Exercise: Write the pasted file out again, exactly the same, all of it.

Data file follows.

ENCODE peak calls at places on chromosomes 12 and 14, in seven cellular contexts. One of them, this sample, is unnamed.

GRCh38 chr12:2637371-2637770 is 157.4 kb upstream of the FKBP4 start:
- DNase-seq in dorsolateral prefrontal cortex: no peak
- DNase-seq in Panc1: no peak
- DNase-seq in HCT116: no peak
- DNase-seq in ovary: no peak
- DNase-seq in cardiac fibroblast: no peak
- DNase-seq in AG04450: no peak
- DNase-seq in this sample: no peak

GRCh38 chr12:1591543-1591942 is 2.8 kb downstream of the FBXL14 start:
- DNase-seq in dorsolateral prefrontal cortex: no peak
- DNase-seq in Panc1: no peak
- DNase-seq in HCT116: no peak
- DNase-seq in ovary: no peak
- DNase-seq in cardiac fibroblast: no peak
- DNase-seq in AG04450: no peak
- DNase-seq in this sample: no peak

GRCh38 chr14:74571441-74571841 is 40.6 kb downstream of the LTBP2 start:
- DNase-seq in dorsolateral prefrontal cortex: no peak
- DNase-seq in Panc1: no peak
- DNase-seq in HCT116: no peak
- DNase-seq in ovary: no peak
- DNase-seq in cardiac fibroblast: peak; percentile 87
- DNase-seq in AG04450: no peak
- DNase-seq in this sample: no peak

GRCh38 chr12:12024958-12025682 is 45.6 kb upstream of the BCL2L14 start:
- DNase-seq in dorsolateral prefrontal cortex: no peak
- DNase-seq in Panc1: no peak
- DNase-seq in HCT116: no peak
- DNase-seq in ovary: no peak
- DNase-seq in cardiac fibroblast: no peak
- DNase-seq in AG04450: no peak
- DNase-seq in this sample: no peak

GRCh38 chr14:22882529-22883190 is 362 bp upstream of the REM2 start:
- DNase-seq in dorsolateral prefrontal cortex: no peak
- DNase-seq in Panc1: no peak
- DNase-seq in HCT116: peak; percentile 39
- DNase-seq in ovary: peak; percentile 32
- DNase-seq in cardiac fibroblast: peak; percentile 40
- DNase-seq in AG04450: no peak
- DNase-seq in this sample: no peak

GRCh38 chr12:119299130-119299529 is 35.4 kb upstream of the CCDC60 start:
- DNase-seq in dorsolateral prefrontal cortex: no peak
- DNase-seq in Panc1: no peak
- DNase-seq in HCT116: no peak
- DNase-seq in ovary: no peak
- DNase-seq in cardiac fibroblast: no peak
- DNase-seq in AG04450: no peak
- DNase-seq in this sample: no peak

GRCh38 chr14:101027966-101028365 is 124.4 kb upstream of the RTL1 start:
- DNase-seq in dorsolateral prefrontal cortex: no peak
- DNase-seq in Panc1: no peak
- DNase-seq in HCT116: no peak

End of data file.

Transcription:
ENCODE peak calls at places on chromosomes 12 and 14, in seven cellular contexts. One of them, this sample, is unnamed.

GRCh38 chr12:2637371-2637770 is 157.4 kb upstream of the FKBP4 start:
- DNase-seq in dorsolateral prefrontal cortex: no peak
- DNase-seq in Panc1: no peak
- DNase-seq in HCT116: no peak
- DNase-seq in ovary: no peak
- DNase-seq in cardiac fibroblast: no peak
- DNase-seq in AG04450: no peak
- DNase-seq in this sample: no peak

GRCh38 chr12:1591543-1591942 is 2.8 kb downstream of the FBXL14 start:
- DNase-seq in dorsolateral prefrontal cortex: no peak
- DNase-seq in Panc1: no peak
- DNase-seq in HCT116: no peak
- DNase-seq in ovary: no peak
- DNase-seq in cardiac fibroblast: no peak
- DNase-seq in AG04450: no peak
- DNase-seq in this sample: no peak

GRCh38 chr14:74571441-74571841 is 40.6 kb downstream of the LTBP2 start:
- DNase-seq in dorsolateral prefrontal cortex: no peak
- DNase-seq in Panc1: no peak
- DNase-seq in HCT116: no peak
- DNase-seq in ovary: no peak
- DNase-seq in cardiac fibroblast: peak; percentile 87
- DNase-seq in AG04450: no peak
- DNase-seq in this sample: no peak

GRCh38 chr12:12024958-12025682 is 45.6 kb upstream of the BCL2L14 start:
- DNase-seq in dorsolateral prefrontal cortex: no peak
- DNase-seq in Panc1: no peak
- DNase-seq in HCT116: no peak
- DNase-seq in ovary: no peak
- DNase-seq in cardiac fibroblast: no peak
- DNase-seq in AG04450: no peak
- DNase-seq in this sample: no peak

GRCh38 chr14:22882529-22883190 is 362 bp upstream of the REM2 start:
- DNase-seq in dorsolateral prefrontal cortex: no peak
- DNase-seq in Panc1: no peak
- DNase-seq in HCT116: peak; percentile 39
- DNase-seq in ovary: peak; percentile 32
- DNase-seq in cardiac fibroblast: peak; percentile 40
- DNase-seq in AG04450: no peak
- DNase-seq in this sample: no peak

GRCh38 chr12:119299130-119299529 is 35.4 kb upstream of the CCDC60 start:
- DNase-seq in dorsolateral prefrontal cortex: no peak
- DNase-seq in Panc1: no peak
- DNase-seq in HCT116: no peak
- DNase-seq in ovary: no peak
- DNase-seq in cardiac fibroblast: no peak
- DNase-seq in AG04450: no peak
- DNase-seq in this sample: no peak

GRCh38 chr14:101027966-101028365 is 124.4 kb upstream of the RTL1 start:
- DNase-seq in dorsolateral prefrontal cortex: no peak
- DNase-seq in Panc1: no peak
- DNase-seq in HCT116: no peak